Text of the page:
24th August 2012
For a start the economic recovery it was supposed to help provide is if anything even further away now than it was when the QE button was first pressed in the UK in March 2009. Also as I pointed out on twitter yesterday there is something of an elephant in the room if the Bank of England is allowed to judge itself!
"Can anybody spot the moral hazard in the Bank of England reviewing its own Quantitative Easing policies?"
The Paper Itself
As if it is in a hurry to prove me correct the Bank of England tells us this in the second paragraph.
"Without the Bank's asset purchases, most people in the United Kingdom would have been worse off. Economic growth would have been lower. Unemployment would have been higher. Many more companies would have gone out of business. This would have had a significant detrimental impact on savers and pensioners along with every other group in our society. All assessments of the effect of asset purchases must be seen in that light."
There is a whole raft of assertions in there for which there is simply no evidence at all. And seeing that they are asserting out of thin air, the phrase "must be seen in that light" sounds rather desperate does it not? They would have loved to have been able to tell us that the economy is growing but of course it has struggled and then shrunk something which appears to be missing from their analysis. If we go back to March 2009 I doubt that they were predicting this to be the result (from the NIESR).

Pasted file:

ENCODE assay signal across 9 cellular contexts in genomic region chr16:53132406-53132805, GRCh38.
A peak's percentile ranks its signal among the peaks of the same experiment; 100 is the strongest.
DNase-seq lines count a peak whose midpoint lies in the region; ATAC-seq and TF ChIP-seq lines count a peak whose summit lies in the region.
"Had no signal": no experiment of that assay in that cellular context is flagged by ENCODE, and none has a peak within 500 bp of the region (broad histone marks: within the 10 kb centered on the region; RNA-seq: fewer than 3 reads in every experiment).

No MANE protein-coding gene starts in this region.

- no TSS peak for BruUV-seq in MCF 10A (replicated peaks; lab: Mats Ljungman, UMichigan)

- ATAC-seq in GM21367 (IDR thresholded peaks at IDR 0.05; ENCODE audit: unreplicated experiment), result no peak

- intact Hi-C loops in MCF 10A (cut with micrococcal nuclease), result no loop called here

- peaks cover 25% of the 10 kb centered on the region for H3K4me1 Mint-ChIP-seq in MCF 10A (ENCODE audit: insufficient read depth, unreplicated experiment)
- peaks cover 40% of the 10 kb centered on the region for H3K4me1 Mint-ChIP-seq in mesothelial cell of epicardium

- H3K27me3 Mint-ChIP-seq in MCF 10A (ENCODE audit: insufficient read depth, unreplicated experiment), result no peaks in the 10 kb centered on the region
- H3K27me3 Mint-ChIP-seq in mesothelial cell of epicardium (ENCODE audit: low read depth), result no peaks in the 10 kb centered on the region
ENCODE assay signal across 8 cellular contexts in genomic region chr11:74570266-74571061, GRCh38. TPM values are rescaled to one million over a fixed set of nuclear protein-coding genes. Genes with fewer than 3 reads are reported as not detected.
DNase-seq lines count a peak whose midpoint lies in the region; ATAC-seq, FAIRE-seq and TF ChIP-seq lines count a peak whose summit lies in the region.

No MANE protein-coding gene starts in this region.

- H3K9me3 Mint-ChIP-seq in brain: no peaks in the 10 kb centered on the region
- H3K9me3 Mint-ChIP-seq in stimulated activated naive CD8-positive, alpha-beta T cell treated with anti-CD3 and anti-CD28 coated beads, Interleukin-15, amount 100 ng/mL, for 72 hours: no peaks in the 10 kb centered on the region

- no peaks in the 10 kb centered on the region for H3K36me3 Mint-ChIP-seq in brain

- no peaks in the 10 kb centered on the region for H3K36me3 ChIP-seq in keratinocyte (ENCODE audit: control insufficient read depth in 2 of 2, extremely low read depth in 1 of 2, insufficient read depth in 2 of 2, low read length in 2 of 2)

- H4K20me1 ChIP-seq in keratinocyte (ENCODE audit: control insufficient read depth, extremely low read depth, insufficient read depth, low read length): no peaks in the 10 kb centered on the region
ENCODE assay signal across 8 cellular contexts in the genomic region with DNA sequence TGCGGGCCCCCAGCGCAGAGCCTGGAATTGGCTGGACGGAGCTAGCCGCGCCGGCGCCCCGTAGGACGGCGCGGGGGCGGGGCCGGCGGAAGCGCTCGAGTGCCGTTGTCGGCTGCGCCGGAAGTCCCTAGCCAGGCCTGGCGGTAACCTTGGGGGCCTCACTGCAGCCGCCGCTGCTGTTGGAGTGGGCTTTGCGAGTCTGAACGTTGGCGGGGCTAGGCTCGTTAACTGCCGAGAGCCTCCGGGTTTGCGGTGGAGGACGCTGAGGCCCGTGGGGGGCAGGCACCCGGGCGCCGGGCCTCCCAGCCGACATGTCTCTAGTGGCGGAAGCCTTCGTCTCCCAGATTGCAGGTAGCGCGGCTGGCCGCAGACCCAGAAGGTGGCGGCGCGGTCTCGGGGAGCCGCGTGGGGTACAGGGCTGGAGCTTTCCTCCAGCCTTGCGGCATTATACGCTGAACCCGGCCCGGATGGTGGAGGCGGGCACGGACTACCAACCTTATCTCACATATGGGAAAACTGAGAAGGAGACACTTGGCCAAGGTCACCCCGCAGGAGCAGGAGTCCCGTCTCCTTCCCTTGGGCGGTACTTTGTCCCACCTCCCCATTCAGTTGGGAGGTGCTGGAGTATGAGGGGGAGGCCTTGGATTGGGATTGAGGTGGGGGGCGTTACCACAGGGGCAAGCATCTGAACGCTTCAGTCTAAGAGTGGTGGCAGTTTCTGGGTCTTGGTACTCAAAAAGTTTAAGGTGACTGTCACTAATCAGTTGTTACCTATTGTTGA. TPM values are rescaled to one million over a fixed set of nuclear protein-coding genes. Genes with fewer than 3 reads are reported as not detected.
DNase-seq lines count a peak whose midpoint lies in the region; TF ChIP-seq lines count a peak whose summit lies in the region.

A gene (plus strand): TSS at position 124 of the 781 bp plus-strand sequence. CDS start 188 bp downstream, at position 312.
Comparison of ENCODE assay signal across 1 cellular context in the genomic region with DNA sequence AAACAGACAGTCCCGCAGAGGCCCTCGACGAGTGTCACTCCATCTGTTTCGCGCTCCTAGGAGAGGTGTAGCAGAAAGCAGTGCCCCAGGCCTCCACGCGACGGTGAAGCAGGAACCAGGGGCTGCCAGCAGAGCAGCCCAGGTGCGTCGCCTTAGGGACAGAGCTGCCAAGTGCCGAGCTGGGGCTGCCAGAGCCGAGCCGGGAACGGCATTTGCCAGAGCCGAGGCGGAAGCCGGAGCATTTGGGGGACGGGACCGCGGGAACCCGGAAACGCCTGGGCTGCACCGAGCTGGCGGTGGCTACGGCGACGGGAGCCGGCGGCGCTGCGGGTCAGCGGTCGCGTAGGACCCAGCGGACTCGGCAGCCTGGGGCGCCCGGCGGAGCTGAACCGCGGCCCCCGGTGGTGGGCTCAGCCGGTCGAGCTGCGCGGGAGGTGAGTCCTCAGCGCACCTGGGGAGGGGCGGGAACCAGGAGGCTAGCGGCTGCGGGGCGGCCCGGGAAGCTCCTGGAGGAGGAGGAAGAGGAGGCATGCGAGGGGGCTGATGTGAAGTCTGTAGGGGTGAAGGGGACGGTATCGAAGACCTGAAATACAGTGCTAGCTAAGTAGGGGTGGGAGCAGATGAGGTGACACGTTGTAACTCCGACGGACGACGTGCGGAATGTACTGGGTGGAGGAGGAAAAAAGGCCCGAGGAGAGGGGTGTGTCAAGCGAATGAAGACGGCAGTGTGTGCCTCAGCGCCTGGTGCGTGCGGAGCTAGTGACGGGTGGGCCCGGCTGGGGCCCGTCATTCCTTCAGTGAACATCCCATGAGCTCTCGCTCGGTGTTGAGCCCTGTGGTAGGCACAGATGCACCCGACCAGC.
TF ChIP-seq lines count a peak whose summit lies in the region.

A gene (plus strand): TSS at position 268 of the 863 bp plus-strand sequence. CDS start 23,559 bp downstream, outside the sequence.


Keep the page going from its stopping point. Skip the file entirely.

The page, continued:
"We do not expect output to pass its peak in early 2008 until 2014."
What about savers and pensioners?
The Bank of England has obviously been hurt by suggestions that its policies have hurt savers and pensioners. However asserting something out of thin air does not make its rebuttal true. For example I took a look at one of its claims.
"the Bank's assessment is that asset purchases have pushed up the price of equities by at least as much as they have pushed up the price of gilts"
Okay, now if we do what the Bank of England presumably hopes and look at the movement in UK equities represented by the UK FTSE 100 we see an increase of around 60% since QE began. But the more thoughtful analysis is to compare with places that do not have explicit QE and if we look at the Eurofirst 300 index we see that it rose by around 55%. So any impact is suddenly looking much much smaller than the Bank of England's assertion. And such an assertion tends to turn to dust if we were to compare it with the German Dax index which has rallied by 85% over the same time period.
However the Bank of England needs to assert that QE has led to as strong an influence on equity prices as bond ones so it can claim this.
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